by Melanie Gruenwald
According to the Torah reading over Rosh Hashanah (the Jewish new year)- Abraham is called on by God to sacrifice his son, Isaac. Abraham’s response to God is “Hineni,” or in English, “I am here.” And when Isaac calls to his father to understand what is happening, Abraham responds again, “Hineni.” God’s angels call to Abraham to stop the sacrifice of his son- “Abraham, Abraham” and Abraham replies- “Hineni. I am here.”
Hineni is more than a physical showing-up. It is a full-on, spiritual, physical, intentional showing- up. What does it mean to show up fully, to say Hineni?
Hineni is eye-contact. Vulnerability. Active listening. And leaning into the maybe.
Hineni can be uncomfortable and unsettling. It can be striking up a conversation with a complete stranger. Hineni might mean taking ‘the path less travelled.’ Hineni means authenticity, masks (for safety), vaccines, calculating risk versus reward, and caring for complete strangers. It means looking away from our phones when in the presence of others, and not walking across the street (or driving!) with our face in a screen. Hineni, I am here.
Hineni means self-awareness and self-care. Hineni means showing up for ourselves, our loved ones, and our communities—even when it is not convenient. It means recognizing our core values, and checking if our actions- and our inactions- reflect the strength of our values.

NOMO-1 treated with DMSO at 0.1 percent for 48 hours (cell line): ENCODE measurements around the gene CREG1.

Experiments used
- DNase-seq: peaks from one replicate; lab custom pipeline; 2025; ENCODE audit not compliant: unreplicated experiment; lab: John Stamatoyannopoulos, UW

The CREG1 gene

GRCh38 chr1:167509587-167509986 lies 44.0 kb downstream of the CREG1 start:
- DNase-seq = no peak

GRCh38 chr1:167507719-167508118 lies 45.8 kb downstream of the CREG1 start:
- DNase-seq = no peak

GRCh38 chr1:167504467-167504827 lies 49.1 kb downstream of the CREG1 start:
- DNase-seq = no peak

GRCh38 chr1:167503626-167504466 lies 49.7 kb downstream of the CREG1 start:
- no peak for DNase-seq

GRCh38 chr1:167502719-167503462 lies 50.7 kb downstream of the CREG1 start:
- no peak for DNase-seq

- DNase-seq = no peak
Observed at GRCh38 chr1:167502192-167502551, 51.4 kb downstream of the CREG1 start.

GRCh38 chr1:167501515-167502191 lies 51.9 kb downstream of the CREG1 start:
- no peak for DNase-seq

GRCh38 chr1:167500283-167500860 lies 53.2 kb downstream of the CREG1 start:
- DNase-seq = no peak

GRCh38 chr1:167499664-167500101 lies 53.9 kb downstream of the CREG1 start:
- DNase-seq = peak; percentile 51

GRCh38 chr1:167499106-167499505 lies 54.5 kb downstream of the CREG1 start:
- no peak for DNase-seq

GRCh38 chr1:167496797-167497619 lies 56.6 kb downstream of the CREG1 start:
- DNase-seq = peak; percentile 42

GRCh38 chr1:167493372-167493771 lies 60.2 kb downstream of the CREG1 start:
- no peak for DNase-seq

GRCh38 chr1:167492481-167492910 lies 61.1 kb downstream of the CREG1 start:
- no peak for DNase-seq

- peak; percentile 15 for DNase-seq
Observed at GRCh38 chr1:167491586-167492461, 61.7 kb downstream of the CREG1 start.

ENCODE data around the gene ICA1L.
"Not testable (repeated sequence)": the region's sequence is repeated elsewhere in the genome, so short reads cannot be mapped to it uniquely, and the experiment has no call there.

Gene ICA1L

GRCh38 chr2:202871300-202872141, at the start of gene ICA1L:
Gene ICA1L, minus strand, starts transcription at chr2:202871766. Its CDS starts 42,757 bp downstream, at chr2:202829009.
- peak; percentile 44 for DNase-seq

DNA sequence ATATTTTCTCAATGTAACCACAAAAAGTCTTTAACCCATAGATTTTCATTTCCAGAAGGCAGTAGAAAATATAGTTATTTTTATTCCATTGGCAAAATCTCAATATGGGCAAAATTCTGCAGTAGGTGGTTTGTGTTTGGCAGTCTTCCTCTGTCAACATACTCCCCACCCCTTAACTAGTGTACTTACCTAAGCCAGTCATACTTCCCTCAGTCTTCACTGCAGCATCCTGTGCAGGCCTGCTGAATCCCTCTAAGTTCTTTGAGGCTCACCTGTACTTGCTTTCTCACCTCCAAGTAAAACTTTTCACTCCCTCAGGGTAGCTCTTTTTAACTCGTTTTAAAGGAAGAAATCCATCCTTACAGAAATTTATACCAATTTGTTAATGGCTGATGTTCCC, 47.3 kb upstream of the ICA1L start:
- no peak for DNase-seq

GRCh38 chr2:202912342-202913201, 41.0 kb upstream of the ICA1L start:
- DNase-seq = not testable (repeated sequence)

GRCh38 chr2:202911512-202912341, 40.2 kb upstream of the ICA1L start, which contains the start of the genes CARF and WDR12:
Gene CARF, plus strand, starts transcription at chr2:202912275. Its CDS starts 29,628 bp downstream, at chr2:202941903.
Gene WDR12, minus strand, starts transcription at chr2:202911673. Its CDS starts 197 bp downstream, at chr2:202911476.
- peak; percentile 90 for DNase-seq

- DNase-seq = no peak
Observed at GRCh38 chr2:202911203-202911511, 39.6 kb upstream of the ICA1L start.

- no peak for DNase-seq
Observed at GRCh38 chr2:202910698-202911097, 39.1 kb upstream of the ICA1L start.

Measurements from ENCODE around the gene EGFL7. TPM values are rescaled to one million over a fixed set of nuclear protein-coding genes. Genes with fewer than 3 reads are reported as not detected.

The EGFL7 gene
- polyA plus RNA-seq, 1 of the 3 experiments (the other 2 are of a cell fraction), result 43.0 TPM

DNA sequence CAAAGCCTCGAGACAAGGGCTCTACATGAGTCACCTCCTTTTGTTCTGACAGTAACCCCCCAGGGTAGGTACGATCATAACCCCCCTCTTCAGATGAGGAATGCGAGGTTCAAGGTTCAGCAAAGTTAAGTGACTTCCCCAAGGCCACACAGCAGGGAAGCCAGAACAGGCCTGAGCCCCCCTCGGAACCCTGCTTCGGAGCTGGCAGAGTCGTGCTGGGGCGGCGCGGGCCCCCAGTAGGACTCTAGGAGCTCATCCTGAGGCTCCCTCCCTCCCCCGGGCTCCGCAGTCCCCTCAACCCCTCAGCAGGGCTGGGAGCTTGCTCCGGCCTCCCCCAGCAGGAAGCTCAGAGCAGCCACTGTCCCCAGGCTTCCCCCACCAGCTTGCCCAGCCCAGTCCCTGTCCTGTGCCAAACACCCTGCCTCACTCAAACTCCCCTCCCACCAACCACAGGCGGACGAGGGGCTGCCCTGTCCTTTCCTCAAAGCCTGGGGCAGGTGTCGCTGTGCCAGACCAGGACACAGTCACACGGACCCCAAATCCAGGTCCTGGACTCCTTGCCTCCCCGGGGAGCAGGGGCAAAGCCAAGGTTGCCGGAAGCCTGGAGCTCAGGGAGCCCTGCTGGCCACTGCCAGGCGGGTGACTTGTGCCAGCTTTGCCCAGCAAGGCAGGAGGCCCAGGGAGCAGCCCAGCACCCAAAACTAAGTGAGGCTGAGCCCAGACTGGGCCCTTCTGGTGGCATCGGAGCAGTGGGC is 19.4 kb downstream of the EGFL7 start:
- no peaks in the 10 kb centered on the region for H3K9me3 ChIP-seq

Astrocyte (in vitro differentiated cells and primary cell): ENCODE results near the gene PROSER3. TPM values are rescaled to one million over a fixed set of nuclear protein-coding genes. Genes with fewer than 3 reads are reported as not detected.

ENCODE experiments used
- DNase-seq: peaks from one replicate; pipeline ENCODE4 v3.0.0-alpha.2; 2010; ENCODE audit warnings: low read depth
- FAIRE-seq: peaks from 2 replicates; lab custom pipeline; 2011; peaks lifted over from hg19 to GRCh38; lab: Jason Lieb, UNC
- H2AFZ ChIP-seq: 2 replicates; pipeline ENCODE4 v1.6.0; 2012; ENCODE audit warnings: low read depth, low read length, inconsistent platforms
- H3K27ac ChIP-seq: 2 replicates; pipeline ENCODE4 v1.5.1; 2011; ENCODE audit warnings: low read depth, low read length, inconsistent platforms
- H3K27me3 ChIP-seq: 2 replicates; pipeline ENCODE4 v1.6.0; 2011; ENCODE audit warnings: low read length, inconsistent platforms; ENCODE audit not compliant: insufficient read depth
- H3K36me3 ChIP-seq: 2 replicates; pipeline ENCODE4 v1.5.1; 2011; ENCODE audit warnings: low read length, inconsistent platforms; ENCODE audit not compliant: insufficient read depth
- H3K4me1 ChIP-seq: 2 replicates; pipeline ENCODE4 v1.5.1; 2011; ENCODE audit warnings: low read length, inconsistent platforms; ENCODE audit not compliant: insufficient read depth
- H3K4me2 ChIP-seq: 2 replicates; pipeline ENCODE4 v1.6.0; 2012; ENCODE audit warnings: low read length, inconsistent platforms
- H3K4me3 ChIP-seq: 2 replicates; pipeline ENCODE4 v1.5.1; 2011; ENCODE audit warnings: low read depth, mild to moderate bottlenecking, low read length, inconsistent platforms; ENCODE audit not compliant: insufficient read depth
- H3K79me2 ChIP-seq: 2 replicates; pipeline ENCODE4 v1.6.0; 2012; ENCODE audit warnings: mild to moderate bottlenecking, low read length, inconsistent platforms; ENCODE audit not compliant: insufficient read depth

I’m reading a book right now, called The Gift of Maybe, by Allison Carmen. One of the lessons that I am taking from this book- is not fearing what can go wrong, but imagining what possibly can go right. Rather than thinking something has to go the way I envisioned it, I can explore the possibilities when life takes a different path. Rather than feeling stuck when life throws me challenges, I see there is hope in uncertainty. Rather than looking away when I see someone that makes me uncomfortable- I can look at them in the eyes and ask if they’re doing okay at this moment. Hineni.
What is the power of Hineni?
Hineni is a moment of standing tall and stating our full presence. Hineni signals “I’m all in.”
In the Yom Kippur liturgy, the cantor sings a prayer called Hineni. S/he states his/her readiness to pray to God on the congregation’s behalf. You might also be familiar with Leonard Cohen’s song, You want it Darker, released 19 days before his death in November of 2016, where he sings “Hineni, hineni…. I’m ready, my Lord”.
What does it mean to stand ready? What is Hineni in this ever-changing world of an endless pandemic, wars ending, women’s rights being taken away, the environment being destroyed, kids without access to education, more and more people without homes, food insecurity, and ongoing uncertainty?
My hope for each of us, is that we learn to stand and say Hineni to ourselves, to one another, our communities and to all living things.
Hineni, I am here for you. Hineni, I have time to talk, and to really listen. Hineni, I can make time to take action in this broken world that needs tending to. Hineni, I can make time to sit, reflect, breathe, and not always be doing.
How will you show up this year?
How will you say Hineni?